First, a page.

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Web Date: May 20, 2013

Silencing Bacterial Communications

Antibiotics: New highly active inhibitors of quorum sensing show promise as agents against staph infections
Department: Science & Technology | Collection: Life Sciences
News Channels: Biological SCENE, JACS In C&EN
Keywords: quorum sensing, bacteria, Staphylococcus aureus, antibiotic resistance, cyclic peptides, toxic shock syndrome
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Resistant Pathogens
These Staphylococcus aureus cells are resistant to vancomycin, an antibiotic used as a last resort in hospitals.
Credit: Credit: Matthew J. Arduino/CDC
20120520lnj1-11159
 
Resistant Pathogens
These Staphylococcus aureus cells are resistant to vancomycin, an antibiotic used as a last resort in hospitals.
Credit: Credit: Matthew J. Arduino/CDC
[+]Enlarge
Bacterial Silencer
Replacing a single aspartate residue in this cyclic peptide with an alanine (blue) produces a potent inhibitor of quorum sensing in Staphylococcus aureus.
Credit: Helen Blackwell
20130520lnj1-d4a
 
Bacterial Silencer
Replacing a single aspartate residue in this cyclic peptide with an alanine (blue) produces a potent inhibitor of quorum sensing in Staphylococcus aureus.
Credit: Helen Blackwell

With the ever-growing specter of antibiotic resistance, scientists would like to develop new strategies and drugs to prevent bacterial infections. Now researchers have found potent new molecules that could keep staph infections at bay by disrupting how these cells communicate with each other to coordinate their pathogenic attacks (J. Am. Chem. Soc. 2013, DOI: 10.1021/ja3112115).

Helen E. Blackwell of the University of Wisconsin, Madison, and her colleagues have been studying the chemical signals that bacteria use to sense how many other microbes of their kind are around, a phenomenon called quorum sensing. As the numbers of bacteria grow, so do the levels of the signaling molecules. These molecules activate receptors on the surfaces of the microbes. Once the molecules’ concentrations reach critical levels, the bacteria can change their behavior and act as a group to overwhelm the immune system of the host. Individual cells can’t do much on their own, Blackwell says. “They lie in wait until they reach that critical density.”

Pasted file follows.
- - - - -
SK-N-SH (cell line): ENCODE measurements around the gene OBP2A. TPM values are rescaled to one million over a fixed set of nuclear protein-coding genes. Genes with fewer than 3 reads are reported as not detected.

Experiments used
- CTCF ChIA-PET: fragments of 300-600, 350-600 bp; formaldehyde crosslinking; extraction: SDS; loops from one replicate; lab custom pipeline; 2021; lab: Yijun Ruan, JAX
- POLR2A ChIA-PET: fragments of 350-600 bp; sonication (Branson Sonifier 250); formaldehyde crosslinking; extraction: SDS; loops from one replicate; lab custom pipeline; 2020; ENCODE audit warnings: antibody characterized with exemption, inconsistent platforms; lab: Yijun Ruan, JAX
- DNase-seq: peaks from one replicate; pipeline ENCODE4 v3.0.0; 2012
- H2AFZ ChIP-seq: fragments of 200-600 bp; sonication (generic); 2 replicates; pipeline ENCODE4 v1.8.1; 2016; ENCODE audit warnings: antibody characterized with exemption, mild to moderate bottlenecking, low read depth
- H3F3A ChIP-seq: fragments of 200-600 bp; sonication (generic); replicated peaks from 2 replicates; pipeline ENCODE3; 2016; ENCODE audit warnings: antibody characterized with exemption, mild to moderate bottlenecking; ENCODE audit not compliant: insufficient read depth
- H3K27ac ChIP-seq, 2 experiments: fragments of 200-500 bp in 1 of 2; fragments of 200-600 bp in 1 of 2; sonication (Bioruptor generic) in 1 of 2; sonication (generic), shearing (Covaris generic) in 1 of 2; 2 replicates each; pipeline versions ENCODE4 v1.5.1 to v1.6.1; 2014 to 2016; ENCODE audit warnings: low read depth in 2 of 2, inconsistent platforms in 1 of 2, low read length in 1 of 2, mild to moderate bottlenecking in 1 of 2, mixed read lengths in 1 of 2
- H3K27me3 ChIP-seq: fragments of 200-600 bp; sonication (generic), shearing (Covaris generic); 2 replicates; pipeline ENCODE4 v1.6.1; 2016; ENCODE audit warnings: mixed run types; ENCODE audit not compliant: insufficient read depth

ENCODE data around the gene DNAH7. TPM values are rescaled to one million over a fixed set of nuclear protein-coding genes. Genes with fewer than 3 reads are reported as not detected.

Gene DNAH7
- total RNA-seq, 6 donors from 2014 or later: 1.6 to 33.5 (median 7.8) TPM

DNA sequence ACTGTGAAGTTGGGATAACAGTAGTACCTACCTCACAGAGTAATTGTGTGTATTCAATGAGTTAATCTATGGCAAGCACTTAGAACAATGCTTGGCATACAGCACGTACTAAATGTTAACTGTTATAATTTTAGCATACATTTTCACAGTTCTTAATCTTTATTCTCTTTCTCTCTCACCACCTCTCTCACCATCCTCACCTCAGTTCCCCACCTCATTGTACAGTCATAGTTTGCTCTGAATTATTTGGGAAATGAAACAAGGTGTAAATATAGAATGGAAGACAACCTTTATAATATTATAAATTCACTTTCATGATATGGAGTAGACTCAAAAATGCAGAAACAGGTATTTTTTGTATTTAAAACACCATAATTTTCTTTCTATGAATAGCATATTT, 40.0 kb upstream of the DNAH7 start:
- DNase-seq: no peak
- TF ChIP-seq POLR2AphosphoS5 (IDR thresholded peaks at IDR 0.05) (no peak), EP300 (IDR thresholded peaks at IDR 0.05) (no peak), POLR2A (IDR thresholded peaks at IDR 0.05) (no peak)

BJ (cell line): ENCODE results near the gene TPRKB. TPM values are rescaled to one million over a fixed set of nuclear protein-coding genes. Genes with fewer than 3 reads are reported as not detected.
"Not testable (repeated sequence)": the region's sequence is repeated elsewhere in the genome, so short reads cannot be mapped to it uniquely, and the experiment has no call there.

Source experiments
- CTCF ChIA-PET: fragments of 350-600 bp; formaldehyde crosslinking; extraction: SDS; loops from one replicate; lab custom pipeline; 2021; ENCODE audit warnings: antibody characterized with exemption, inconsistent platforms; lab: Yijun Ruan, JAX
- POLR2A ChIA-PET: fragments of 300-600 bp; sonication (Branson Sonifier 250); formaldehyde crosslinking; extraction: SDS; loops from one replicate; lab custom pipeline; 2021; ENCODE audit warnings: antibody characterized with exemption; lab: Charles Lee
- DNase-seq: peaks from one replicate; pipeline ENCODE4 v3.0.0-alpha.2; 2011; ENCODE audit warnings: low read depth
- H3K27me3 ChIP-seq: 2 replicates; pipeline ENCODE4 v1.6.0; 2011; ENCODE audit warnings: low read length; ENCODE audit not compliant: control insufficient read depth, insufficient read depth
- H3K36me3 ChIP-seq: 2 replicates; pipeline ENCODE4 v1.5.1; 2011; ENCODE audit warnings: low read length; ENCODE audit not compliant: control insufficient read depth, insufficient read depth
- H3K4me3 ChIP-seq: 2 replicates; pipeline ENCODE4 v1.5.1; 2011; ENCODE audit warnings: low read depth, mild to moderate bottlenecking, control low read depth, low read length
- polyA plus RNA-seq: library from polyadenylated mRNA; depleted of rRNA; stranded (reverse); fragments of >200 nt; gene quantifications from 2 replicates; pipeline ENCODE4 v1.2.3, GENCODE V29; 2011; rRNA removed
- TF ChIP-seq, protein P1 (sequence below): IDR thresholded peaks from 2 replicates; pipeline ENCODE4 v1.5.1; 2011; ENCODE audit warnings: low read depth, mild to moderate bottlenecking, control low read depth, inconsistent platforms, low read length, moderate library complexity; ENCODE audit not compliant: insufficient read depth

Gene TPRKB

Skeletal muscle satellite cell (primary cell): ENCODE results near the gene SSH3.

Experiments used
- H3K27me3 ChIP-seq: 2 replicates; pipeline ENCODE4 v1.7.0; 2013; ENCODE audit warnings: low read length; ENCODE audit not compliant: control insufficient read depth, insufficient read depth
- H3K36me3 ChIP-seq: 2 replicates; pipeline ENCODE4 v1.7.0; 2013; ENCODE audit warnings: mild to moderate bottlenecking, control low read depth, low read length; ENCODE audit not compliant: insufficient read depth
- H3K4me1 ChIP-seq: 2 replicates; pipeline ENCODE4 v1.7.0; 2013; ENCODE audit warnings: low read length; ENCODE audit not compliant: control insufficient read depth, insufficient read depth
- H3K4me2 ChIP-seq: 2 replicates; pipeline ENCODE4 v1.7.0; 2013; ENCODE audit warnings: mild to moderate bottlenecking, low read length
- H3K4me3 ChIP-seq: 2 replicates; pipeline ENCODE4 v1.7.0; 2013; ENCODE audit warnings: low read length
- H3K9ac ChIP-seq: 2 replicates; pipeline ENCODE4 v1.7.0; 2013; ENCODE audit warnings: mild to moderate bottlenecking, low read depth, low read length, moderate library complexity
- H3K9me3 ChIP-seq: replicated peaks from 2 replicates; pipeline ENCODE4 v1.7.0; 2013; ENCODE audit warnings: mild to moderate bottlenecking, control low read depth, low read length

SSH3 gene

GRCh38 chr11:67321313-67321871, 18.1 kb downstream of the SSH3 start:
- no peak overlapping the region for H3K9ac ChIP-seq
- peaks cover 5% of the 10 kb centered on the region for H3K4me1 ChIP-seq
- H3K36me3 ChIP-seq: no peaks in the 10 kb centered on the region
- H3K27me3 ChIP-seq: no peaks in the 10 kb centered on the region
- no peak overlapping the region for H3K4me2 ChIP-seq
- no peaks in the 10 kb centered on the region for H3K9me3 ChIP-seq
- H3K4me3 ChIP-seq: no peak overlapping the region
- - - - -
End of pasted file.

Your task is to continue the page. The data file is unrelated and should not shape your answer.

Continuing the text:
Messing with these bacterial communication pathways may lead to new antibacterial agents, says John K. McCormick of the University of Western Ontario, in Canada, who was not involved in the study. Because inhibitors of quorum sensing don’t kill the bacteria, they should be less likely to trigger bacterial resistance, he says.

In Staphylococcus aureus, cyclic peptides serve as quorum sensing signals. Although other researchers had tried blocking quorum sensing in the more common group I and II staph, Blackwell and her team chose to look at the group III bacteria that cause toxic shock syndrome, a possibly fatal form of infection.

The chemists changed individual amino acids within each peptide and examined how the substitutions affected the molecules’ ability to turn on the quorum sensing receptors. Based on this information, they determined which amino acids were important for the peptides’ activity.

For example, a simple modification in the original peptide structure, replacing an aspartate amino acid with an alanine, led to a very potent inhibitor. In biochemical tests with S. aureus, that compound was far more potent than others developed against quorum sensing in the species, and is active against all four strains of the bacteria, not just group III. At nanomolar concentrations, this peptide lowered the production of toxic shock syndrome toxin, which is regulated by quorum sensing pathways, in group III staph by 80%. That peptide also showed 40 times greater inhibition of quorum sensing than the previous best inhibitor against the more common group II strain.

Richard P. Novick of New York University Langone Medical Center calls the results “quite nice,” but cautions that the thiolactone linkages within the inhibitors are relatively unstable. With such instability, the compounds would break down in the body before they could effectively hit pathogens.

Blackwell and her colleagues are already working on more stable, simplified inhibitor structures that are easier to synthesize in large quantities. Eventually, they’d like to study the compounds in animal models of human infections.

 
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